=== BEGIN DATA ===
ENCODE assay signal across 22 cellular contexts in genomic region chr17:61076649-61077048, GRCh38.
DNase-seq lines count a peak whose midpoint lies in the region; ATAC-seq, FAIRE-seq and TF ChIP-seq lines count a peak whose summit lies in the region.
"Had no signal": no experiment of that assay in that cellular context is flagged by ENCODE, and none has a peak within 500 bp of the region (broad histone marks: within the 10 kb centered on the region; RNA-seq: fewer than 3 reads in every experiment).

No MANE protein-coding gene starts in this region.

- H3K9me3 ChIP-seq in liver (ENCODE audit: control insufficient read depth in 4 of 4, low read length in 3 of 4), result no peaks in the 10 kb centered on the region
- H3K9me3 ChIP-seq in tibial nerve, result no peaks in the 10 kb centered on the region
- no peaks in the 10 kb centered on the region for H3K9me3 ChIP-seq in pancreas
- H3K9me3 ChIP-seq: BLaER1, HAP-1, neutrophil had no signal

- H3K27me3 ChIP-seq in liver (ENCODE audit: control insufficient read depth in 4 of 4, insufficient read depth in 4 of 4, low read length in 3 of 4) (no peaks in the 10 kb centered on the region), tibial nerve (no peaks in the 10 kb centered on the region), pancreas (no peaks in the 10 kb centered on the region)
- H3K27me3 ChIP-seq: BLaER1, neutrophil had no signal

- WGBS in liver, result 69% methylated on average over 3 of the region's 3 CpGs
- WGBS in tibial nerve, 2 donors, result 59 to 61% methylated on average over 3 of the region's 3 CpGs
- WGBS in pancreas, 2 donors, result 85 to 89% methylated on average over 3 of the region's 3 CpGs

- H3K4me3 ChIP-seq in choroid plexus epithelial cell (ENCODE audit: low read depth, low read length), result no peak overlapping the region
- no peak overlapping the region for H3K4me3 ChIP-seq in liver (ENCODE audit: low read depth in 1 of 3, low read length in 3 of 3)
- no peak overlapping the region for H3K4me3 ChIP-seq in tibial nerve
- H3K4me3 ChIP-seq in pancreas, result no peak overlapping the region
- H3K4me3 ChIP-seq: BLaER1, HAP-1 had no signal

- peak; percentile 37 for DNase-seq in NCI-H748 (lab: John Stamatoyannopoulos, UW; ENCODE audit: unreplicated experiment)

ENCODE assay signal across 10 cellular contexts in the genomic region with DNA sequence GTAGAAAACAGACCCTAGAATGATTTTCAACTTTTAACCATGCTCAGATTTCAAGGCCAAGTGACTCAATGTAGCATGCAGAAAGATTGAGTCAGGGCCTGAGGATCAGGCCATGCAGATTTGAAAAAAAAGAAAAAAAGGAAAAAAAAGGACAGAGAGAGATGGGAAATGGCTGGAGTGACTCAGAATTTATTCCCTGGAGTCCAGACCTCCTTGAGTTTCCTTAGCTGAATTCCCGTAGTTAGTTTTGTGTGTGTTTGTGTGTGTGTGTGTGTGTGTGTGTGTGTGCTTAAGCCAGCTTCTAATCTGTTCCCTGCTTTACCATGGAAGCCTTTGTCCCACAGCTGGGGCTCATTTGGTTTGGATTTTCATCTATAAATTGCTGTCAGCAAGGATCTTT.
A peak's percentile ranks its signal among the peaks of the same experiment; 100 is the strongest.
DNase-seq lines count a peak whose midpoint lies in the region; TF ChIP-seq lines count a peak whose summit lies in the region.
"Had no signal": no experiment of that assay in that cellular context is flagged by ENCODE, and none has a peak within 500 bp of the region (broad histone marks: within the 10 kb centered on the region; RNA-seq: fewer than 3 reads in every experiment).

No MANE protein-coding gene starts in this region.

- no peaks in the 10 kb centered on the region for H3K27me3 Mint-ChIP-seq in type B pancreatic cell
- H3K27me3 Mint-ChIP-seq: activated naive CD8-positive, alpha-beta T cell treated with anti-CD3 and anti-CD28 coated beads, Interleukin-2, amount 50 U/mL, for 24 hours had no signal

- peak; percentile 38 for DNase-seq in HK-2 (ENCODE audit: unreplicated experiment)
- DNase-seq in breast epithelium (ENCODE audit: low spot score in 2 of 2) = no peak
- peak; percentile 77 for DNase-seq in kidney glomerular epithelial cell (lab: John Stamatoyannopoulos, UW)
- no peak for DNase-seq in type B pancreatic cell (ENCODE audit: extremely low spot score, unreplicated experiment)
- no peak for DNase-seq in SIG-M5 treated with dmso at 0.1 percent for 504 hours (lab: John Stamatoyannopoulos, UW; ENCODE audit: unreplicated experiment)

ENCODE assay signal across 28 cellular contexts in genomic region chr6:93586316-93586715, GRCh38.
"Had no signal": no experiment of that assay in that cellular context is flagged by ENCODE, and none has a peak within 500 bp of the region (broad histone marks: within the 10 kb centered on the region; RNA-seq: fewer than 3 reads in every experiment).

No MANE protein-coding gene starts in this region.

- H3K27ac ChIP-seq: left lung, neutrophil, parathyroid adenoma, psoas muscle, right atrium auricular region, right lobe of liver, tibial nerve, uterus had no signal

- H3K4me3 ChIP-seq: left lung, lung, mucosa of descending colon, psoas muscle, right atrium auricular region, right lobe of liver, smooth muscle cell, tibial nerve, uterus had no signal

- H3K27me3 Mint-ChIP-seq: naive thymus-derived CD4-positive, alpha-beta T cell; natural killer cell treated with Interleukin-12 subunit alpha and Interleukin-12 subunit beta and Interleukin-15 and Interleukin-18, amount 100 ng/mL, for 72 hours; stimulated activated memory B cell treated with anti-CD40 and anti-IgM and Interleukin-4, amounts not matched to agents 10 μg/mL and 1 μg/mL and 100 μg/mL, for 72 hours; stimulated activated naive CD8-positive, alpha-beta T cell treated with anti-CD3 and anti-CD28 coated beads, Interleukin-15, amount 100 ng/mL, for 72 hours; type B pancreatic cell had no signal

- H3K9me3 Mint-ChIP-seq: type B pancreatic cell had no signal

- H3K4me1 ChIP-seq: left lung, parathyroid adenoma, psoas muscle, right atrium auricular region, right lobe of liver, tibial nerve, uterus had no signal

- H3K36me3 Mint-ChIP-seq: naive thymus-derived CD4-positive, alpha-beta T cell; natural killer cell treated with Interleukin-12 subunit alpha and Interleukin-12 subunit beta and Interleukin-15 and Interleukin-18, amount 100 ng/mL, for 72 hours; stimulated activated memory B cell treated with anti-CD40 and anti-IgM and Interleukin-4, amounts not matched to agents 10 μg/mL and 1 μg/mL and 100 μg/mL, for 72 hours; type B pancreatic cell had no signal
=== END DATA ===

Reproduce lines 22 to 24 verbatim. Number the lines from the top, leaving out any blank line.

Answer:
DNase-seq lines count a peak whose midpoint lies in the region; TF ChIP-seq lines count a peak whose summit lies in the region.
"Had no signal": no experiment of that assay in that cellular context is flagged by ENCODE, and none has a peak within 500 bp of the region (broad histone marks: within the 10 kb centered on the region; RNA-seq: fewer than 3 reads in every experiment).

No MANE protein-coding gene starts in this region.